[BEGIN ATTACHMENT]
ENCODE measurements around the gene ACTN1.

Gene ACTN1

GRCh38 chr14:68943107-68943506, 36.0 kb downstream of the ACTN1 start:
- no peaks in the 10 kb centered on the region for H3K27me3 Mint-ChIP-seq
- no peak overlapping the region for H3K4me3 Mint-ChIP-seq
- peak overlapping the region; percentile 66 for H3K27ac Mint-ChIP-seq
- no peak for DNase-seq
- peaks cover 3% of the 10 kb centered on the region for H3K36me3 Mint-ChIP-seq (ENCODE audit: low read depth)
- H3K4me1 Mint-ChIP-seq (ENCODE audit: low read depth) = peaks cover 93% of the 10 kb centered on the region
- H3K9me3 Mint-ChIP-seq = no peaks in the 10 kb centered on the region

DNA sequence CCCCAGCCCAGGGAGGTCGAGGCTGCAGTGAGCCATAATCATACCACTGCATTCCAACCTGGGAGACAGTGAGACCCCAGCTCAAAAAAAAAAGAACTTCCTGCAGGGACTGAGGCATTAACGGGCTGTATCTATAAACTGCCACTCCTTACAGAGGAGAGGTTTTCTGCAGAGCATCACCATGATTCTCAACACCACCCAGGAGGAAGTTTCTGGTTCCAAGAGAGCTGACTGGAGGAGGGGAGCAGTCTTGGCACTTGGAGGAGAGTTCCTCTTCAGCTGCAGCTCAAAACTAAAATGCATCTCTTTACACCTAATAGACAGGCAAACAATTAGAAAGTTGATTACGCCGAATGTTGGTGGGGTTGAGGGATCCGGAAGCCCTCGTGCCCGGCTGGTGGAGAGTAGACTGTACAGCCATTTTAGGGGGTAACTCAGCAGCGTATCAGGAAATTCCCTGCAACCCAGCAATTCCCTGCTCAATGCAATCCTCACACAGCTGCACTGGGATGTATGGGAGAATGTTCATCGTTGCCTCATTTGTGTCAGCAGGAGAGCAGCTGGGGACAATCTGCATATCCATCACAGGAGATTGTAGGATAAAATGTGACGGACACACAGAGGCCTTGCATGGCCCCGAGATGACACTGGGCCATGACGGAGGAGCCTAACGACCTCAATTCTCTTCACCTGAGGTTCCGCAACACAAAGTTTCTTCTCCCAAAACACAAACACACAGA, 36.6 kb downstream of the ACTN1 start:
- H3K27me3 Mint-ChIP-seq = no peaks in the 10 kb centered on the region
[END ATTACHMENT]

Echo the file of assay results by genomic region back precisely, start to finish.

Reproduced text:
ENCODE measurements around the gene ACTN1.

Gene ACTN1

GRCh38 chr14:68943107-68943506, 36.0 kb downstream of the ACTN1 start:
- no peaks in the 10 kb centered on the region for H3K27me3 Mint-ChIP-seq
- no peak overlapping the region for H3K4me3 Mint-ChIP-seq
- peak overlapping the region; percentile 66 for H3K27ac Mint-ChIP-seq
- no peak for DNase-seq
- peaks cover 3% of the 10 kb centered on the region for H3K36me3 Mint-ChIP-seq (ENCODE audit: low read depth)
- H3K4me1 Mint-ChIP-seq (ENCODE audit: low read depth) = peaks cover 93% of the 10 kb centered on the region
- H3K9me3 Mint-ChIP-seq = no peaks in the 10 kb centered on the region

DNA sequence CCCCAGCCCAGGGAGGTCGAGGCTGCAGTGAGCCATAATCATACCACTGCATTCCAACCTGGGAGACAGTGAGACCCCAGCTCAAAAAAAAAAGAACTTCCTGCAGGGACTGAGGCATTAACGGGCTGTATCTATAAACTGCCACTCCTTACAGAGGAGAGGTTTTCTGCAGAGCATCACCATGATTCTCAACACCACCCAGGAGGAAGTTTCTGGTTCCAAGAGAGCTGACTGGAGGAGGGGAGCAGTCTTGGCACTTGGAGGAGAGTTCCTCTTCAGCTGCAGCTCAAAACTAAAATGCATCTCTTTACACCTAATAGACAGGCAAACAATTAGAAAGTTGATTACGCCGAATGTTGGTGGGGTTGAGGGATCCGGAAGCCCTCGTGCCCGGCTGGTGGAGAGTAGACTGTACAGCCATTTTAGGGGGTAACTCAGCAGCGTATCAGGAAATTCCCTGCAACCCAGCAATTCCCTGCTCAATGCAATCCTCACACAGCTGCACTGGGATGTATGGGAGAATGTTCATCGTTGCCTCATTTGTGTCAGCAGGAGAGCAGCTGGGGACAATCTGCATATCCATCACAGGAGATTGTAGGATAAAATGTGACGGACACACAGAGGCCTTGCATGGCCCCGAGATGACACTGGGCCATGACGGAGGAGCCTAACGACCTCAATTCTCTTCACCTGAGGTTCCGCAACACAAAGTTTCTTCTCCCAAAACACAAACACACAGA, 36.6 kb downstream of the ACTN1 start:
- H3K27me3 Mint-ChIP-seq = no peaks in the 10 kb centered on the region